The Jolly Frog hostel has a wonderful restaurant worth checking out. If you are into the nightlife there is lots of it. Phong Phen guesthouse is lovely and rustic. It is right along the river. It is affordable and has a good restaurant and a nice big pool. I absolutely adore the wooden furniture. The only thing I did not like was the talking birds that made noises like sirens at their own discretion. I am not a bird person, however, so some people might find them endearing. Kanchanaburi is about an hour and a half bus side from the Southern Bus Terminal in Bangkok. It is not suggested you take the number 81 city bus from Phetkasem as I did on the way back. It stops at every stop and they turned off the fans randomly halfway through the trip. If you take the bus from the terminal it is nice and they will give you complimentary water.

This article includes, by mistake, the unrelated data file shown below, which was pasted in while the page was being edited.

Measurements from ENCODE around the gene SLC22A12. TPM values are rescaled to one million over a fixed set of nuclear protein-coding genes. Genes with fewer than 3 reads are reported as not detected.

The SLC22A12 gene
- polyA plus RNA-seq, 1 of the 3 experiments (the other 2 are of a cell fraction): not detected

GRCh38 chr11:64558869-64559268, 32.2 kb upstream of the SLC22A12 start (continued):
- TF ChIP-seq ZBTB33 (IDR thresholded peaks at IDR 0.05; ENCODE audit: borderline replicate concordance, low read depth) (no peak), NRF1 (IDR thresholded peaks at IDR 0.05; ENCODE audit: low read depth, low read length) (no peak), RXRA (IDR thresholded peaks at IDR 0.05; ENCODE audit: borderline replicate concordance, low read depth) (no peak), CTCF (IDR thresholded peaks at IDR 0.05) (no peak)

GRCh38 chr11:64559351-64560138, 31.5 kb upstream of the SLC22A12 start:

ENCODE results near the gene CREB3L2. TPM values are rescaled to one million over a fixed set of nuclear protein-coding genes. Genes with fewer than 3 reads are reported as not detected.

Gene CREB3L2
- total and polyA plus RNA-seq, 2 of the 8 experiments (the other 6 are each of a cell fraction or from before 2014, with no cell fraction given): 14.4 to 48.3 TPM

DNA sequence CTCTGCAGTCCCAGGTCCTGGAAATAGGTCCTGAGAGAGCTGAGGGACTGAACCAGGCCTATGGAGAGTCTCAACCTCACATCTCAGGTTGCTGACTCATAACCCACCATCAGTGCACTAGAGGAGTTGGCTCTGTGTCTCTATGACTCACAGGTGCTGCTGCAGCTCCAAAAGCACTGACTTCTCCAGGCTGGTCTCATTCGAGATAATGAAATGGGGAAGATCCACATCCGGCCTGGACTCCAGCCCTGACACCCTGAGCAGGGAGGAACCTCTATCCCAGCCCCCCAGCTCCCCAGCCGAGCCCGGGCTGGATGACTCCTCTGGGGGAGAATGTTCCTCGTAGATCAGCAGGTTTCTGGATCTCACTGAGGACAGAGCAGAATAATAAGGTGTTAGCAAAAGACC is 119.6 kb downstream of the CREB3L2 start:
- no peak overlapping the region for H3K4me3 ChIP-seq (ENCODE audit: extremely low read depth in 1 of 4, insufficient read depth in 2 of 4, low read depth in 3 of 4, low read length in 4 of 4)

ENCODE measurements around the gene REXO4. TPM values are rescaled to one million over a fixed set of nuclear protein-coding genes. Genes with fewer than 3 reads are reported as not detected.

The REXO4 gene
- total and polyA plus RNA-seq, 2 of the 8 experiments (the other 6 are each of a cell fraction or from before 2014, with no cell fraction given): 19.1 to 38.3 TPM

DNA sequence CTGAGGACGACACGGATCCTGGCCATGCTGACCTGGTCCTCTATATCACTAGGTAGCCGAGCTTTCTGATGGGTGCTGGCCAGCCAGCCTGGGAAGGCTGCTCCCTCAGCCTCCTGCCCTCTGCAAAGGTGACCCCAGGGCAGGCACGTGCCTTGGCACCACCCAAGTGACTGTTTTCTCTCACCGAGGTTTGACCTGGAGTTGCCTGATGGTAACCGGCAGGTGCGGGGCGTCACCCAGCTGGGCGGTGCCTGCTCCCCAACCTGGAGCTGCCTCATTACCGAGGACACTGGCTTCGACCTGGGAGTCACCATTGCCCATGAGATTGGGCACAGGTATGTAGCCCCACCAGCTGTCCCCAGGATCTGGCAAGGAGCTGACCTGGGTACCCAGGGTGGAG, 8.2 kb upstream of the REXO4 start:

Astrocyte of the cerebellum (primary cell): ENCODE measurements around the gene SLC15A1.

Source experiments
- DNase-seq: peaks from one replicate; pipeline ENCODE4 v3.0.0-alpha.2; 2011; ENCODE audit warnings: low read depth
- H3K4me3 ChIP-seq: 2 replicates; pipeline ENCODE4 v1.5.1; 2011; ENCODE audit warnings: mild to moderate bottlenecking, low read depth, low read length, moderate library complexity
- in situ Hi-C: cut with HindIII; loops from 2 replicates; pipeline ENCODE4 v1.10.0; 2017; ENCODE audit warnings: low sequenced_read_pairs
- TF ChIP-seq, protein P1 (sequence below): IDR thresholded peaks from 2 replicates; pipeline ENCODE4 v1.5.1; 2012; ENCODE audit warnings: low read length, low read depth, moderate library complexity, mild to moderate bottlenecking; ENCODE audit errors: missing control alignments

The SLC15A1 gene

Two weekends ago I took a bus to Pattaya by myself. I should say that first I took a taxi and then the BTS (skytrain) to get to the Eastern Bus Terminal. Getting off at the correct stop I was unsure where the bus station was because it was dwarfed by the other buildings. I followed the only other Westerners, who were speaking German, figuring at least I would be less likely to get lost. It turned out we were all headed to Pattaya. One of the Germans sat next to me but could not speak English. He slept most of the way and I took pictures of the jungle-covered mountains. It was between 2 and a half and 3 hours to Pattaya. I ended up finding a hotel because I just missed the afternoon tour of the Sri Racha tiger zoo by 30 minutes. The hotel cost me an arm and a leg. I would've found a cheaper one had I not gone through a travel agency. The room was huge, at least 2 times the size of my apartment. This was only a 3 star hotel. I spent the afternoon on the beach and then went to the Hard Rock café for dinner. Their Pad Thai was wonderful and they had a special for Singha. The meal was expensive because it was the Hard Rock Café. I went back to the hotel room and watched Australian zoo rescue shows until I could not stay awake any longer. I am not very good at being alone. I have never really lived alone for very long and I find that I do not know what to do with myself. This trip is becoming a test of how well I can be alone. It is good for me. If I want other people to feel comfortable around me I first need to be comfortable around myself.